The US is evacuating all but essential staff from its embassy and consulate in Iraq as tensions rise between the US and Iraq’s neighbour Iran in the volatile Gulf region.
The US state department said on Wednesday it had “ordered the departure of non-emergency US government employees from Iraq”, from its highly fortified embassy in the federal capital Baghdad and its consulate in Erbil, capital of Iraq’s northern Kurdistan region.
Unease is mounting in the region days after Saudi Arabia said two of its oil tankers in the Gulf were attacked and Saudi pumping stations were hit by drones sent by Iran-backed rebels from Yemen. It remains unclear who attacked the tankers.
Mike Pompeo, US secretary of state, decided on the withdrawal because of “the increased threat stream we are seeing in Iraq”, said a US embassy spokesperson. “We are confident in Iraqi security services’ determination to protect us, but this threat is serious and we want to reduce the risk of harm.”
The spokesperson declined to say how, when, or how many staff were leaving, citing security reasons.
The US said last week it was deploying an aircraft carrier strike group and other military assets to the region, citing what it claimed were Iran’s “escalatory actions”. Mr Pompeo flew to Baghdad for an unscheduled visit last week. According to the US embassy spokesperson, Mr Pompeo shared the US’s security concerns with the Iraqi government during the visit.
Speaking after meetings with Russian leaders in Sochi on Tuesday, Mr Pompeo said the US “will continue to apply pressure on the regime in Tehran until its leadership is prepared to return to the ranks of responsible nations that do not threaten their neighbours or spread instability or terror”.
Ayatollah Ali Khamenei, Iran’s supreme leader, said on Tuesday night that the country was not seeking a military confrontation. In comments quoted by state media, Mr Khamenei framed the conflict as a battle of wills, saying “our resoluteness is more unwavering than theirs”.
“Neither we are looking for a war, nor they are, as they know that it will not be in their interests,” said Mr Khamenei. Iranian officials say the attacks were worrisome and suspicious.
Negotiations with the Trump administration, Mr Khamenei said, would be “doubly poisonous” and “ridiculous”.
“The definite option in front of the Iranian nation is resistance against the US,” he said, “which will [eventually] be forced to retreat.”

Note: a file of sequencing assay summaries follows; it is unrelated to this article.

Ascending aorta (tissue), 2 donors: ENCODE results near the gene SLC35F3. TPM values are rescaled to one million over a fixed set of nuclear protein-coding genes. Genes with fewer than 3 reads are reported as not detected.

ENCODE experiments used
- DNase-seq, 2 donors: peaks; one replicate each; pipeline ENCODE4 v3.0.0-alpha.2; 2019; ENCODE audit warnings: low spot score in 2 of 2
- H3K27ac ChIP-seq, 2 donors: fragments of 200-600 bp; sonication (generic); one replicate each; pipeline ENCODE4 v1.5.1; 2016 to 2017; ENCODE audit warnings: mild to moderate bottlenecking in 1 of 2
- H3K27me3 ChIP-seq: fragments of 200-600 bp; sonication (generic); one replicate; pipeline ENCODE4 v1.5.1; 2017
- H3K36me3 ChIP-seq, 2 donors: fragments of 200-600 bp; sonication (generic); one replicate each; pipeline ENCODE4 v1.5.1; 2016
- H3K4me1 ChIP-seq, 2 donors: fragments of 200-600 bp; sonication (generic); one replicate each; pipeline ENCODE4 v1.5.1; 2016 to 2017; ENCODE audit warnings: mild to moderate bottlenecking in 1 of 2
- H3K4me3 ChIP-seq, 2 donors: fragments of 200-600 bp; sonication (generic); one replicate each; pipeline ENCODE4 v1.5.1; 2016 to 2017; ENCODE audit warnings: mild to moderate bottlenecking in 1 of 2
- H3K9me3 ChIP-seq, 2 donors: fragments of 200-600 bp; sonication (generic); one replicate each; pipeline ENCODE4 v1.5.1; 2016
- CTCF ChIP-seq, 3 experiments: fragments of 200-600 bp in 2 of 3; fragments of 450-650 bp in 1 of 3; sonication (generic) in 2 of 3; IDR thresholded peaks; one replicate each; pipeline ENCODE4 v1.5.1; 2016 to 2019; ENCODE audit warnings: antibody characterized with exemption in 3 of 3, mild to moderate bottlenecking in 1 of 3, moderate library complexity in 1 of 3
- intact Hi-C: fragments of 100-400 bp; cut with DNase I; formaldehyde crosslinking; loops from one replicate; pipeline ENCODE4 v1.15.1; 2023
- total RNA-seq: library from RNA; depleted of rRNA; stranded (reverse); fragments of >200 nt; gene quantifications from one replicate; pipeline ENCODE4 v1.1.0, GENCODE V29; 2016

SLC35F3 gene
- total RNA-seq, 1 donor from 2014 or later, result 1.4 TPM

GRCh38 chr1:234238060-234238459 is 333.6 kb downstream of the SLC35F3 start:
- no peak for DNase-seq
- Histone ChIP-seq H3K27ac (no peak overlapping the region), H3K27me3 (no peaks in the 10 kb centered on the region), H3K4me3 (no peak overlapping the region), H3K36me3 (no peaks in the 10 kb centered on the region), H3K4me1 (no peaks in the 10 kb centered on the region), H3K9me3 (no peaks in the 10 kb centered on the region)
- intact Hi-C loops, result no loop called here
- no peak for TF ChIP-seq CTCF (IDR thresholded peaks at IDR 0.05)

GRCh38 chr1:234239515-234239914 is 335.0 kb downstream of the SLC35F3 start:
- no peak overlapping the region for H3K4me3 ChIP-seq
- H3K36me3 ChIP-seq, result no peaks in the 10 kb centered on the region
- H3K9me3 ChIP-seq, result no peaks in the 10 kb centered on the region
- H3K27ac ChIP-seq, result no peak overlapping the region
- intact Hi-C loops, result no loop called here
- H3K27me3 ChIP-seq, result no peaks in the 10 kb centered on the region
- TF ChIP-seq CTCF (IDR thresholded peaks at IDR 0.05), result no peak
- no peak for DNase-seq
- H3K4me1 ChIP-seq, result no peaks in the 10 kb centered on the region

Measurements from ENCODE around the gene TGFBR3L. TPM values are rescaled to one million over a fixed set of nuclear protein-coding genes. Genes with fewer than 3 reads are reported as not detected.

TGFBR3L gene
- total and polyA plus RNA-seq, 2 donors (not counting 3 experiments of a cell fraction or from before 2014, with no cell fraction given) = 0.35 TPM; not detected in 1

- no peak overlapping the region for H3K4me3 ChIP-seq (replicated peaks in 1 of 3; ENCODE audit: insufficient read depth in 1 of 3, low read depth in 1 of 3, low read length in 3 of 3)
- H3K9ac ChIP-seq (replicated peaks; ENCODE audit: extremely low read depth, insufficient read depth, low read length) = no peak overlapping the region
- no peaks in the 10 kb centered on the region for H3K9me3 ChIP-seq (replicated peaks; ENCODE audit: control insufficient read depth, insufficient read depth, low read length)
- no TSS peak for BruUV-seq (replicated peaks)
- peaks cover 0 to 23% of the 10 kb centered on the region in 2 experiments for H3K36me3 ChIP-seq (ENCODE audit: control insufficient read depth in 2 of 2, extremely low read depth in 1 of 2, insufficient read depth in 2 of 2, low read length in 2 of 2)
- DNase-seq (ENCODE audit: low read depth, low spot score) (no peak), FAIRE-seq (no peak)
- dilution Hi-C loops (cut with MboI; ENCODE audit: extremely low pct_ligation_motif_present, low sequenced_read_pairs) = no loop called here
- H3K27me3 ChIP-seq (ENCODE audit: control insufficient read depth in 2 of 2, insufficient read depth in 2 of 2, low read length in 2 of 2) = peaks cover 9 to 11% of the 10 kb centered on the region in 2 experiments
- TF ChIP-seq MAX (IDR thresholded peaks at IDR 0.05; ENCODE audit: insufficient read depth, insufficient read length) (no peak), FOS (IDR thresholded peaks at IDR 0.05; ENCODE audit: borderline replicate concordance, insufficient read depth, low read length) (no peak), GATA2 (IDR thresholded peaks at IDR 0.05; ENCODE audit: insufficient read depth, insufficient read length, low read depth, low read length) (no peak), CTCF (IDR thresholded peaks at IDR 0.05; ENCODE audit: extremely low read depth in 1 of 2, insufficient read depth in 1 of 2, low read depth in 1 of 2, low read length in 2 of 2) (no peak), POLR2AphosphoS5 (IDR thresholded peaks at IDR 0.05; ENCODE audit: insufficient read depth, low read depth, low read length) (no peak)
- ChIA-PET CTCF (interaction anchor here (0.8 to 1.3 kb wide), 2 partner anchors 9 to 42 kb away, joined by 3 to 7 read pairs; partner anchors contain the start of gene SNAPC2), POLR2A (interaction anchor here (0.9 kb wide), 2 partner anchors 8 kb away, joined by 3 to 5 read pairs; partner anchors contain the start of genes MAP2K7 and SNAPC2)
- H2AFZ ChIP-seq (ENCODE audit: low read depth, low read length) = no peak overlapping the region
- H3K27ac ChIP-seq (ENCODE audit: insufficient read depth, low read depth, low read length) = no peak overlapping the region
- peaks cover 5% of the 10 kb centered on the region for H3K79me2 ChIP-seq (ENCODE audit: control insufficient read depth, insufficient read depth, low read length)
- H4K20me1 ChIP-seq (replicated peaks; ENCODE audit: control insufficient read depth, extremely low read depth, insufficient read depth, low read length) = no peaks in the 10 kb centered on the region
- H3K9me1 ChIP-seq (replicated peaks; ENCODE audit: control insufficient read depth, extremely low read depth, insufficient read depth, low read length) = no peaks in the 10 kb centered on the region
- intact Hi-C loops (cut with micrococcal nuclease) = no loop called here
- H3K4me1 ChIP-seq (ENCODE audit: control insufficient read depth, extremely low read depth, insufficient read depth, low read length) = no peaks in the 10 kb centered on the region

US officials have given no details about the threat they say is escalating in Iraq. But the US accuses Iran of spreading malign influence in the Middle East via proxy groups.
A plethora of Iraqi Shia militias are backed by Tehran. But many have also been made part of the Iraqi state’s official security forces after combating the Sunni extremists Isis, regularised as the Hashd al-Shabi or Popular Mobilisation Forces.
However, the British deputy commander of the anti-Isis coalition, which is led by the US, said on Tuesday that Iran was not upping aggression through the militias it backs. “There’s been no increased threat from Iranian-backed forces in Iraq and Syria,” said Major General Christopher Ghika. “There are a substantial number of militia groups in Iraq and Syria and we don’t see any increased threat from many of them at this stage.”
The US central command contradicted Maj Gen Ghika, saying in a statement that his comments “run counter to the identified credible threats available to intelligence”, adding that foreign troops combating Isis in Syria and Iraq were “now at a high level of alert” after the US military “increased the force posture level”.
The US shut down its consulate in Basra late last year, after mortars landed near its office close to the airport when protests over basic services devolved into riots. Its consul relocated to Baghdad.
Iraqis say they are increasingly concerned about the possibility of a confrontation between the US and Iran — both Iraqi allies — on their soil.
The evacuations “put Iraqis in a state of apprehension”, said Hamed al-Mutlag, a former MP. “If the escalation between the two countries continues, we are all going to be harmed”.
Since President Donald Trump made good on a campaign promise to unilaterally pull out of the Iran nuclear deal, the US has reimposed and tightened economic sanctions to try and force Tehran back to the negotiating table.
It recently expanded its targets from Iranian fuel to metals and petrochemicals. It has also designated the Revolutionary Guard Corps, Iran’s elite force, as a terrorist group.
A plethora of Iraqi Shia militias are backed by Tehran, although many have also been made part of the state’s official security forces after combating the Sunni extremists Isis.